It’s even better than the iPad! Yes, I just wrote that!
Amazon just release three new products today. A Kindle for $79, a Kindle Touch for $99/149, and of course Amazon’s new Kindle Fire priced at $200. Despite the lousy name (the Amazon Kindle Fire-really?) this tablet is certainly something to be very excited about. In fact, I daresay that if schools are looking to integrate tablets into their classrooms that the Fire may IS a better choice than the iPad. Don’t believe me? Read on past the break to see my point of view and if you agree disagree or have no idea what a tablet is, Omar and I want your opinion.
UPDATE: Some more than helpful viewers have pointed out a few flaws that makes it worth while to wait on the Kindle Fire. Read about it here. I still think it’ll be a winner, just wait a bit on it.
The first selling point is the price (get it? Selling point?). At $200 no serious competitors even come close to that, and let’s be realistic here. When a school buys an iPad they can’t honestly think it will last longer than three years can they? I would think three years would even be pushing its lifecycle to it’s max. The wear and tear would definitely start to show especially if a student is using it every day for school work. Plus, new operating systems come out almost annually. With that there will be new apps that only run on those operating systems and next thing you know the shiny iPad the school has purchased is out-of-date and not as effective. When you’re talking about a device that is $200, it is certainly an investment, but at less than 50% the price of an iPad or Samsung Galaxy Tab it definitely becomes a serious possibilities. Replacing those every three years seems a lot less painful than the iPad which doesn’t seem to want to budge from its price at $500.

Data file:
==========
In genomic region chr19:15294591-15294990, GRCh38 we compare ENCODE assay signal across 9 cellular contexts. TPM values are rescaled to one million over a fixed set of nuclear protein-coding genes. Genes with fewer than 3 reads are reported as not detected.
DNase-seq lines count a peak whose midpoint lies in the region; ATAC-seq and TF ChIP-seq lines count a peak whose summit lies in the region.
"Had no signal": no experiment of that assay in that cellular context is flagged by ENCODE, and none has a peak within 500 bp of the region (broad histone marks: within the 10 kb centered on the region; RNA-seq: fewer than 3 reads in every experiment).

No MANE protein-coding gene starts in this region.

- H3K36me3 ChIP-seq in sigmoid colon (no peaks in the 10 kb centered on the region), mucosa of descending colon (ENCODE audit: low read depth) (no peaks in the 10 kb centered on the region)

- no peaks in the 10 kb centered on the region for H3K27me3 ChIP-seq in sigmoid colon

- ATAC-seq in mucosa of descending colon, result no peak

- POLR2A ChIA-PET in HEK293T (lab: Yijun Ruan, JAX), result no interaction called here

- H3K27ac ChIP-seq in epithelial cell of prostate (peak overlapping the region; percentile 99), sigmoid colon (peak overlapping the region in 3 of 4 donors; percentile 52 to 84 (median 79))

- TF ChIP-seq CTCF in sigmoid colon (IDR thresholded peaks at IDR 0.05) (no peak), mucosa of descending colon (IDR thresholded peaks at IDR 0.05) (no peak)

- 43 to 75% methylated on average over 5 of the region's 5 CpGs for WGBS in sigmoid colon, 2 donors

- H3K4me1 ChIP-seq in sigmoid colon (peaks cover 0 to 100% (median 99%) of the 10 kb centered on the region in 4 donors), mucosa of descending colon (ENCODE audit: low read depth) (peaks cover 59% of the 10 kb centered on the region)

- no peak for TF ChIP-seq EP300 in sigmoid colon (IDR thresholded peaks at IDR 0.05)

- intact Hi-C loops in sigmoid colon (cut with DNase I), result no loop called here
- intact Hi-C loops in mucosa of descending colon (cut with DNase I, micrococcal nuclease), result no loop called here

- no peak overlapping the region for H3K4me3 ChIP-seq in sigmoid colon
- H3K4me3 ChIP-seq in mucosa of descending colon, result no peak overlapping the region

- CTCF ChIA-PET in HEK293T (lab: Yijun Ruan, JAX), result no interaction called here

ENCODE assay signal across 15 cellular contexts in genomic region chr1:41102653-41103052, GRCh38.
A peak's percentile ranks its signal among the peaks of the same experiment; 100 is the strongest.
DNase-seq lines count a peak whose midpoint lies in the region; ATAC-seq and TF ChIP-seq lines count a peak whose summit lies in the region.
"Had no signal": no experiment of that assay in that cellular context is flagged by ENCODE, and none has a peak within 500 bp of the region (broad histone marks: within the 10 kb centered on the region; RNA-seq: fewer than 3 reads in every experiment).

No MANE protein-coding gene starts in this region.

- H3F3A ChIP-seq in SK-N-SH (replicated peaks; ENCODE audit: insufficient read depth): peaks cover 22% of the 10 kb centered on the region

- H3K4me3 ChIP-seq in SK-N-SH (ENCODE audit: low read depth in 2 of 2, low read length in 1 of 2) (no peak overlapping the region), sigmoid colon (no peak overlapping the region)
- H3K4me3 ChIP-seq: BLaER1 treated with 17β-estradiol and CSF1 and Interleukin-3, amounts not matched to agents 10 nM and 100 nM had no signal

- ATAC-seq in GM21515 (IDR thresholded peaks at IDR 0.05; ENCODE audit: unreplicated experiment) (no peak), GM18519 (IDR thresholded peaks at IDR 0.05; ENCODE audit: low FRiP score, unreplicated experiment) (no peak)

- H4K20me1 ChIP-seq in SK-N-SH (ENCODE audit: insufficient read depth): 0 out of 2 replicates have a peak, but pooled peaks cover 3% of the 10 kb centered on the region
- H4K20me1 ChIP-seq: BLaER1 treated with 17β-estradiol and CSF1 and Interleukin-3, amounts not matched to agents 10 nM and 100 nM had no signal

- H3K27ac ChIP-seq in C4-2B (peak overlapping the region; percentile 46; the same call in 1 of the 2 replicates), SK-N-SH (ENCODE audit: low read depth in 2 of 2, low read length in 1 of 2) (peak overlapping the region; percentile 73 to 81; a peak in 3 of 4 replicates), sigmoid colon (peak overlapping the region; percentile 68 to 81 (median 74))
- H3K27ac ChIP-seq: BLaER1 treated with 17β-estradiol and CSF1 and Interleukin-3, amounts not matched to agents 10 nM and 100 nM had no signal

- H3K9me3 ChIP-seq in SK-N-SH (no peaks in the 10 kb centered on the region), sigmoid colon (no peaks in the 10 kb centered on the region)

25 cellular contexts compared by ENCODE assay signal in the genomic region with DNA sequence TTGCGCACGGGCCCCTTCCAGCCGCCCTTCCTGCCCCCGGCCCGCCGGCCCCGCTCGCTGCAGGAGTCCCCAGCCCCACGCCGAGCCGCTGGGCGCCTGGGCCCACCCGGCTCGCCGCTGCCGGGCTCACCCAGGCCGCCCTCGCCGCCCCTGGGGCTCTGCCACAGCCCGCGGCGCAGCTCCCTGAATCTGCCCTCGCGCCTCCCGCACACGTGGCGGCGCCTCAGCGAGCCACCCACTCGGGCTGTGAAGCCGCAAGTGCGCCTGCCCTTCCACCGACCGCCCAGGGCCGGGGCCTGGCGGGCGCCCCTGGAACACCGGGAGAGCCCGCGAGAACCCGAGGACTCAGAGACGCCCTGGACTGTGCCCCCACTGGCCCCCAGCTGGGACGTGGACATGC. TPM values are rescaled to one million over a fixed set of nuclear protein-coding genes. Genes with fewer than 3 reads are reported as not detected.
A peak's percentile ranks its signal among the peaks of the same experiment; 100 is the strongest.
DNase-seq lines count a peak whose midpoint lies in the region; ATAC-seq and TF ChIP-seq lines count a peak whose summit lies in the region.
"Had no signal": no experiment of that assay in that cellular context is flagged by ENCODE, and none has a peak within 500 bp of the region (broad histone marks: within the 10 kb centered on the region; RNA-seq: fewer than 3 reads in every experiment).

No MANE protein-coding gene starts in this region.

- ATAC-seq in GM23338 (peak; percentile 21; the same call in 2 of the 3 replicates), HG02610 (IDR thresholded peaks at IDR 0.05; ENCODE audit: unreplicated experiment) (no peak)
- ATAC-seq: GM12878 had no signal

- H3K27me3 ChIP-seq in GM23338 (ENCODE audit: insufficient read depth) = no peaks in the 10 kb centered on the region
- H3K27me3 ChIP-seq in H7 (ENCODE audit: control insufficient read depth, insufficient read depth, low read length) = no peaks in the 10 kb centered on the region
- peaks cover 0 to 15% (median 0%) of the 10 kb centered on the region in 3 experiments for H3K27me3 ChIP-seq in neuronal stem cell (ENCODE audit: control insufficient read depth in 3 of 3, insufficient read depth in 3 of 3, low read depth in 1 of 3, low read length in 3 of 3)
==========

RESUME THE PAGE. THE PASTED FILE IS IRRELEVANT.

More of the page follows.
But price isn’t everything. It could be priced at $50 but if it’s slow, crashes, or basically doesn’t have the hardware to compare, then that would make it a poor investment. Not the case with the Fire. Check out the bulleted list below.
- A 7”, 16 million color IPS display (better than iPad’s according to Gizmodo)
- Gorilla glass (this is a really tough glass that is hard to scratch and break and it’s used on many devices)
- 14.6 ounces/413 grams (that’s nearly half a pound lighter than the iPad 2)
- The back is rubberized (durable, can take more wear and tear, won’t slip from a desk)
- Battery life of 8 hours of continuous reading (more than acceptable)
- 8 GB of internal memory & tons of cloud storage
- A web browser (it’s called Silk)
- Powered by a duo core processor
So the specs look good, but what about the performance? Well pop over the Engadget or Gizmodo and check out their hands-on-video (it’s from the same demo but at different angles). Go ahead, we can wait. One thing that strikes me about the video is how damn fast and responsive it is! I mean there is no lag at all and the guy doing the demo just flies right through different apps, magazines, books, and surfs. It is crazy how smooth it is. I can only speak about the iPad experience and it is pretty nice, but this seems right there with it!